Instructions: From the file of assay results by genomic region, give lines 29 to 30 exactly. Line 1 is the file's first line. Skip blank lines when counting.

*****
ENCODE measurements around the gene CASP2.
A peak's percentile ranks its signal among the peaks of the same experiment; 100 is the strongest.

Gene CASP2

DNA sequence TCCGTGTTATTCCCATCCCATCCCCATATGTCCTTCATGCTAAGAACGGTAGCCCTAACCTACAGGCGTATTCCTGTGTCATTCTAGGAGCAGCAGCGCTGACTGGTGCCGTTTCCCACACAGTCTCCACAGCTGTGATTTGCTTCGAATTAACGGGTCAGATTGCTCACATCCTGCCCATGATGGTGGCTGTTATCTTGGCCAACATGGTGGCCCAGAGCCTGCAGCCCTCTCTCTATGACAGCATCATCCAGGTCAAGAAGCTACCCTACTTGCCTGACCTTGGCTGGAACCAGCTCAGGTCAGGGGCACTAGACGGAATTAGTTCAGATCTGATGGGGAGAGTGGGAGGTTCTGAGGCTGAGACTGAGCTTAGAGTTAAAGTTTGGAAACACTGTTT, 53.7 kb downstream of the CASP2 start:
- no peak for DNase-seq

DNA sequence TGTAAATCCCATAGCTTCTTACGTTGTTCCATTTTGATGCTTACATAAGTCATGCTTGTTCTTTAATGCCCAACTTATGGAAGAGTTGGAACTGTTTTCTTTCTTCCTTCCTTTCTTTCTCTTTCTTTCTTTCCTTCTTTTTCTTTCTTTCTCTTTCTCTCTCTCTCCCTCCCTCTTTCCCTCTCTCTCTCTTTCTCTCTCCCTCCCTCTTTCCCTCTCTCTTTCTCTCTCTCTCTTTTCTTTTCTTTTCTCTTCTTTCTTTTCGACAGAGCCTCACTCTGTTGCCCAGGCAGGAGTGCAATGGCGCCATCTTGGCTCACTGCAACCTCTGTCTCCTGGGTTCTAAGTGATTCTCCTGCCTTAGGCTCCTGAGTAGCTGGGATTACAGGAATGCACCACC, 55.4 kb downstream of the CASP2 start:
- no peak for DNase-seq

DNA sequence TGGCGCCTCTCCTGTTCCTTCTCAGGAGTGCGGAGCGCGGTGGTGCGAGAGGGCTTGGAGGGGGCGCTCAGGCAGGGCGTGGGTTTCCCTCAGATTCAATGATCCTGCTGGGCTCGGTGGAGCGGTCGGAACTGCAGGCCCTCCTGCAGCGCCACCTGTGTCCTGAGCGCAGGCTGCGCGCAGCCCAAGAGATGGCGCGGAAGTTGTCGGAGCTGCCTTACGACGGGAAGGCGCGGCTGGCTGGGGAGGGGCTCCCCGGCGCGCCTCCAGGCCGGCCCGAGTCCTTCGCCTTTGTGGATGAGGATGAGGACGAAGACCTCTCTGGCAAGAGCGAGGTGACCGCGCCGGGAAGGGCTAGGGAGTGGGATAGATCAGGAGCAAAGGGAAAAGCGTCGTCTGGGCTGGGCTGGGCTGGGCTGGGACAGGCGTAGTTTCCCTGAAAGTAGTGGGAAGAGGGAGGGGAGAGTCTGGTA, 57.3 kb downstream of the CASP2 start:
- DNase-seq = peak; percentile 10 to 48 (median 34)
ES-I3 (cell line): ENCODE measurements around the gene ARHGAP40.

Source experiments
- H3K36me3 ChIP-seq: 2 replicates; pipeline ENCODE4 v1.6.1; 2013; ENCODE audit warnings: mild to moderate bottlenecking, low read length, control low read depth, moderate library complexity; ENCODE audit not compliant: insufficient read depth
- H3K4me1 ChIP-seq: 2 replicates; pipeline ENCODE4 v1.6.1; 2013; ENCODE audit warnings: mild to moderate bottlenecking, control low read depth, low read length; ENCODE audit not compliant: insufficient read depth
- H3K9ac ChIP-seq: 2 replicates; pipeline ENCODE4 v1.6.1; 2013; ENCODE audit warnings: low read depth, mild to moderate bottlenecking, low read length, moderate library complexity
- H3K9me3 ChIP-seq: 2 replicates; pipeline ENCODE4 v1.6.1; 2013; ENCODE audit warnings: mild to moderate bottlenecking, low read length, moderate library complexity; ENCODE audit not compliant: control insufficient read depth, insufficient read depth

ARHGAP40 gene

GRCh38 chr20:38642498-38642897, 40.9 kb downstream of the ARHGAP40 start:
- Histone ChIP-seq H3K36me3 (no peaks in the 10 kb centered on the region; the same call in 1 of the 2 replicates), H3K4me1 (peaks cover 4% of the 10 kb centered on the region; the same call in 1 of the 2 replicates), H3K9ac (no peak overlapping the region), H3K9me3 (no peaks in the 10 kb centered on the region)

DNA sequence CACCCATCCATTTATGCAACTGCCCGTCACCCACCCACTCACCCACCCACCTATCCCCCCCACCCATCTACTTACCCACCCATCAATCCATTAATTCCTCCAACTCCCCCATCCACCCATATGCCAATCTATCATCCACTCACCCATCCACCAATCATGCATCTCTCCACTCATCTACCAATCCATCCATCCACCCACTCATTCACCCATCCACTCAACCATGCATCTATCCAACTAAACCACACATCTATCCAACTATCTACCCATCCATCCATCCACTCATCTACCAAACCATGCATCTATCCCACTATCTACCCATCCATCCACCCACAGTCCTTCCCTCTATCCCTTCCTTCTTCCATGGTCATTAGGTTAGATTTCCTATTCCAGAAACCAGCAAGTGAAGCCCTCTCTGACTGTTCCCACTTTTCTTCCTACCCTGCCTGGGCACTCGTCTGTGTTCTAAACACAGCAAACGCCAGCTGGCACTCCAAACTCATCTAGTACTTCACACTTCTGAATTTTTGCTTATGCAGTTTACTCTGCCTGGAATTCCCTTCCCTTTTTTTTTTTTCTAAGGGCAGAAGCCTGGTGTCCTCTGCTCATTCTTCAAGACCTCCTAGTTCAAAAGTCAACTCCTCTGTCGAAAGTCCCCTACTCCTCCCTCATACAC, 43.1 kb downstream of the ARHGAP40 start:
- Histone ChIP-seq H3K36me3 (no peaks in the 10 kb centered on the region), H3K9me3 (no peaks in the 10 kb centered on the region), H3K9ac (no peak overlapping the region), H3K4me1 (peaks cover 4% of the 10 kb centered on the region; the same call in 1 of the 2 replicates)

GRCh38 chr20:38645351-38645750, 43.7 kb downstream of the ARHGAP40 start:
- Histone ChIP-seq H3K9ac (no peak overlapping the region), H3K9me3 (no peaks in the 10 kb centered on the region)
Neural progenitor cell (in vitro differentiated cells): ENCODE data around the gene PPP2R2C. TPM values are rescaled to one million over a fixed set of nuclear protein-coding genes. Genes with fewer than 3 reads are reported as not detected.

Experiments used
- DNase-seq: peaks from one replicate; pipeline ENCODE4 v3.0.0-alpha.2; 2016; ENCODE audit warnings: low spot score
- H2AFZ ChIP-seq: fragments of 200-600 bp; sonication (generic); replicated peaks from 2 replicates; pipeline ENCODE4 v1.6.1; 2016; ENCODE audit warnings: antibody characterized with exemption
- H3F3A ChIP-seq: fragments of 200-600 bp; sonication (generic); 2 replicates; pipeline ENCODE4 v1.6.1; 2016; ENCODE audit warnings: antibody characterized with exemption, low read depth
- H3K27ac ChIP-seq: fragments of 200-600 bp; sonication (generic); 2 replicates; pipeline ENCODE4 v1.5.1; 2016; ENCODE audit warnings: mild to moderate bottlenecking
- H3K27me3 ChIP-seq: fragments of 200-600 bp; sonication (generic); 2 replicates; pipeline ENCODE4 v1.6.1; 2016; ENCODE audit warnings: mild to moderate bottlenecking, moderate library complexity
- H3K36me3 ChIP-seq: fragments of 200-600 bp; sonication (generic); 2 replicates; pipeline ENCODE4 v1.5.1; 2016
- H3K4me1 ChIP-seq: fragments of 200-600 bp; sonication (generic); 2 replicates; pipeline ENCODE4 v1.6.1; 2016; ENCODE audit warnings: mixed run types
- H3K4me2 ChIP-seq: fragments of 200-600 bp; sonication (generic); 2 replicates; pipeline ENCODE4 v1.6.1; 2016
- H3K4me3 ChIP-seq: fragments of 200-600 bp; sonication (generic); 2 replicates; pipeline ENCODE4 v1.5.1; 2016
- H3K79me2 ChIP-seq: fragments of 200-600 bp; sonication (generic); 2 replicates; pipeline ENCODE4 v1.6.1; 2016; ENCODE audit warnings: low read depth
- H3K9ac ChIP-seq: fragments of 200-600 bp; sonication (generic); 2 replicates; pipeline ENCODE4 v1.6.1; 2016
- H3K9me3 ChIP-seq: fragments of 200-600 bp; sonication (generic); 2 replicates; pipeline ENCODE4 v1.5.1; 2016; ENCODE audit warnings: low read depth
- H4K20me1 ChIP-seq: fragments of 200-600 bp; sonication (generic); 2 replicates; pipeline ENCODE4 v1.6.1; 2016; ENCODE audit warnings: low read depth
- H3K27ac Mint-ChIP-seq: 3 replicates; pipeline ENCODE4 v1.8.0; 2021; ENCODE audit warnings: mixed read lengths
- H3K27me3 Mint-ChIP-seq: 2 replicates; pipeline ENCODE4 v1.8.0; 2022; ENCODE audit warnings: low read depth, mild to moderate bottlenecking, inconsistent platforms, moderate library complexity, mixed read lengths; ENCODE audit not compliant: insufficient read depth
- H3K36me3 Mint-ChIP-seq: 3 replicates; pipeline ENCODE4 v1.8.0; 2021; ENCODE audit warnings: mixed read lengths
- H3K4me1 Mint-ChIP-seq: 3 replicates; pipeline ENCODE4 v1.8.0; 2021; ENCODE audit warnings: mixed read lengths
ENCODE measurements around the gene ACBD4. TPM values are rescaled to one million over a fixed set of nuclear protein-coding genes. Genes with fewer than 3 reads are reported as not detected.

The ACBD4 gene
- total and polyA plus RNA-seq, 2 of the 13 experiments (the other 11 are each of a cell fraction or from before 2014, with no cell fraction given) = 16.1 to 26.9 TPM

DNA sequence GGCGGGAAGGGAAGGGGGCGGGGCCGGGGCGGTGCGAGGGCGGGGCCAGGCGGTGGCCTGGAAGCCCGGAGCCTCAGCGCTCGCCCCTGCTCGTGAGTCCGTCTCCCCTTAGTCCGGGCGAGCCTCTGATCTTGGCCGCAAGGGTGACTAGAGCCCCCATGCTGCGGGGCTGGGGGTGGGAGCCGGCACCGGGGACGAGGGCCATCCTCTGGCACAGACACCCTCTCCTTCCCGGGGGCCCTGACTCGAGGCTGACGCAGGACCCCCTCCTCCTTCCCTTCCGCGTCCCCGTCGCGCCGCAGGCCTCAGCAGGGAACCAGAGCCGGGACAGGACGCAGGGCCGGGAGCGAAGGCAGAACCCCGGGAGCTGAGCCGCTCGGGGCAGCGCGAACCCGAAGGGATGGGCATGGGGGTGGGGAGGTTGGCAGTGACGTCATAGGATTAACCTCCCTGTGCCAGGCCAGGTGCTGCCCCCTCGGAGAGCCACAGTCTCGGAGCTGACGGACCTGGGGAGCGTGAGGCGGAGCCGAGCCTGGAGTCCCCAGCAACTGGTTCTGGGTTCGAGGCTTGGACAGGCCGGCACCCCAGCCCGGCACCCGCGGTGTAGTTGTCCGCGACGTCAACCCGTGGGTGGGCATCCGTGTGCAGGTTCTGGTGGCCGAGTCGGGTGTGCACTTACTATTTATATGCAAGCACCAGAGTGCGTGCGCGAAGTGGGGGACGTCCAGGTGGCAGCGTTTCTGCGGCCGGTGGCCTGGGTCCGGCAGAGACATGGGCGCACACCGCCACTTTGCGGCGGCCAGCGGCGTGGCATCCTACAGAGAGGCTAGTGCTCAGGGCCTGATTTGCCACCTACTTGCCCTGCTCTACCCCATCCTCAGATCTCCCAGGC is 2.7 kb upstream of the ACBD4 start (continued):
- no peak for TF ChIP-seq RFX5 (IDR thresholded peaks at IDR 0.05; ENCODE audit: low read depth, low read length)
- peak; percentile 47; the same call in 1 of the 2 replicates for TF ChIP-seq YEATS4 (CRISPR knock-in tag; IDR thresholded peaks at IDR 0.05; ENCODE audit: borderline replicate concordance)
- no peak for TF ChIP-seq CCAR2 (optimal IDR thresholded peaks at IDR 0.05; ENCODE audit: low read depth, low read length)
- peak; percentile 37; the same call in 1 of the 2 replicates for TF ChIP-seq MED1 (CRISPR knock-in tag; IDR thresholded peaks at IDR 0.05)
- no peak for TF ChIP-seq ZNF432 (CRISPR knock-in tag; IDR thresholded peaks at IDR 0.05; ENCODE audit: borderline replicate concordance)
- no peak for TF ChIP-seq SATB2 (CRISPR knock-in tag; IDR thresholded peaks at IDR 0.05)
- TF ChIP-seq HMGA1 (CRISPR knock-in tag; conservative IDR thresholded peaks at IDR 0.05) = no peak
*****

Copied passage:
- H3K27me3 ChIP-seq: fragments of 200-600 bp; sonication (generic); 2 replicates; pipeline ENCODE4 v1.6.1; 2016; ENCODE audit warnings: mild to moderate bottlenecking, moderate library complexity
- H3K36me3 ChIP-seq: fragments of 200-600 bp; sonication (generic); 2 replicates; pipeline ENCODE4 v1.5.1; 2016